December 6th and 8th

Margaret Bonds and Johann Sebastian Bach

Margaret Bonds and Johann Sebastian Bach

Ballad of the Brown King
Cantata by Margaret Bonds
Text by Langston Hughes

 Johann Sebastian Bach

December 6th at 7:00 PM
St. Ann & the Holy Trinity Episcopal Church
157 Montague St,
Brooklyn, NY

December 8th at 3:00 PM
Old First Reformed Church
729 Carroll St,
Brooklyn, NY

Margaret Bonds (1913-1972) was an African-American composer, concert pianist, and educator. She was born in Chicago and was the first African American to solo with the Chicago Symphony Orchestra at the age of twenty. She went to Northwestern University, and moved to New York City at the age twenty-six. Her career involved not only writing classical works, but musical theater, songs for Tin Pan Alley, touring and performing as a concert pianist, and working as a church music director and in education. She won numerous awards and was highly regarded while she was alive. The Ballad of the Brown King was premiered in New York City in 1954 and was broadcast in a televised concert on NBC in 1960.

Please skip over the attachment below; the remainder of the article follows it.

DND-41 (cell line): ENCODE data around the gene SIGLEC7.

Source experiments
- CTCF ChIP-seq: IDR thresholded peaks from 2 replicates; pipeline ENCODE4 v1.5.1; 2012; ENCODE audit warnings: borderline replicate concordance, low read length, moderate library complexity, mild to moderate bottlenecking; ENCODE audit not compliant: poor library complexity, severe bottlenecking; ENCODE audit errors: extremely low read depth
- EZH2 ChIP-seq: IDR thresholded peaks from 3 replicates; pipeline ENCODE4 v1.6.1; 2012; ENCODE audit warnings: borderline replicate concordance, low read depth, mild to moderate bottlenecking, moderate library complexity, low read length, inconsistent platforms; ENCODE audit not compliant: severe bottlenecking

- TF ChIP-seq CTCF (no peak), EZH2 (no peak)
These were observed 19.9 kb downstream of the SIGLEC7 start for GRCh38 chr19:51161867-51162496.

Bonds was very dedicated to the idea of combining Western European classical style, which was the foundation of her musical training, with African American music. She had a great deal of pride in her African American heritage and felt that her most important role as a composer was bringing these two cultures together. Growing up in Chicago she formed close ties to poet Langston Hughes and they maintained a lifelong friendship, with letters back and forth on a weekly basis that span decades. They worked on the cantata “The Ballad of the Brown King” together, Hughes writing the lyrics for Bonds to set, and both dedicating it to Martin Luther King, Jr. This work is mentioned frequently in their letters, and Bonds writes in July 1961, “Most of the piece is based on “Nobody Knows the Trouble I See.” This melodic reference can be clearly heard in the opening melody of the tenor soloist. She also writes, “I honestly want the propaganda of this piece spread all over the world. Further, in the composing of the music I compared the march [on] Montgomery with the ride on the desert.” The famous Selma to Montgomery march that preceded the passing of the Voting Rights Act later that same year did not happen until 1965, so it’s not clear to what event Bonds is referring, but it could be the year-long Montgomery bus boycotts that led to the Supreme Court declaring in 1956 that segregated buses were unconstitutional. In an earlier letter in 1960 she writes, “I’ll love it when more singers who are NOT Negroes recognize the universal message in our songs and sign them far and wide. It’s happening more and more…” -Sarah Riskind

…and as for Johann Sebastian Bach? Enough said.

See you at the concert!